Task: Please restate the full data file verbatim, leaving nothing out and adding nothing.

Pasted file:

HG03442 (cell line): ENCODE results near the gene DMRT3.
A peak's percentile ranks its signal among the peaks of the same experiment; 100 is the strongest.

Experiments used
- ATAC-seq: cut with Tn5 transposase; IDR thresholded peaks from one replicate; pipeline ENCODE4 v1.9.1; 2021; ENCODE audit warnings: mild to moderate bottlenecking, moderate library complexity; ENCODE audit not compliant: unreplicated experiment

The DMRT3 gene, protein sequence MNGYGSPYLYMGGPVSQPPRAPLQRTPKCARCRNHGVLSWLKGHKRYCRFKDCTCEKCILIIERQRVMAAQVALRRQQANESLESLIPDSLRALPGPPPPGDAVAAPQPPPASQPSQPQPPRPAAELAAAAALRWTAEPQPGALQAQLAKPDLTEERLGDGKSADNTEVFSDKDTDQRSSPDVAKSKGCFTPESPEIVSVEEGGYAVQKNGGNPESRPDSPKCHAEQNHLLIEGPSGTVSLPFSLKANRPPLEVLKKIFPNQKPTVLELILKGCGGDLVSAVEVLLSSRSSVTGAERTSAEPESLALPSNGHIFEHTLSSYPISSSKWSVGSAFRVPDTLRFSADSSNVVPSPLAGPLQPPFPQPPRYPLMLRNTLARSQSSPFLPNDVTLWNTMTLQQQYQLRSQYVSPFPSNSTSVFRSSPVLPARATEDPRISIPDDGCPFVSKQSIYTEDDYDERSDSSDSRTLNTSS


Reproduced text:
HG03442 (cell line): ENCODE results near the gene DMRT3.
A peak's percentile ranks its signal among the peaks of the same experiment; 100 is the strongest.

Experiments used
- ATAC-seq: cut with Tn5 transposase; IDR thresholded peaks from one replicate; pipeline ENCODE4 v1.9.1; 2021; ENCODE audit warnings: mild to moderate bottlenecking, moderate library complexity; ENCODE audit not compliant: unreplicated experiment

The DMRT3 gene, protein sequence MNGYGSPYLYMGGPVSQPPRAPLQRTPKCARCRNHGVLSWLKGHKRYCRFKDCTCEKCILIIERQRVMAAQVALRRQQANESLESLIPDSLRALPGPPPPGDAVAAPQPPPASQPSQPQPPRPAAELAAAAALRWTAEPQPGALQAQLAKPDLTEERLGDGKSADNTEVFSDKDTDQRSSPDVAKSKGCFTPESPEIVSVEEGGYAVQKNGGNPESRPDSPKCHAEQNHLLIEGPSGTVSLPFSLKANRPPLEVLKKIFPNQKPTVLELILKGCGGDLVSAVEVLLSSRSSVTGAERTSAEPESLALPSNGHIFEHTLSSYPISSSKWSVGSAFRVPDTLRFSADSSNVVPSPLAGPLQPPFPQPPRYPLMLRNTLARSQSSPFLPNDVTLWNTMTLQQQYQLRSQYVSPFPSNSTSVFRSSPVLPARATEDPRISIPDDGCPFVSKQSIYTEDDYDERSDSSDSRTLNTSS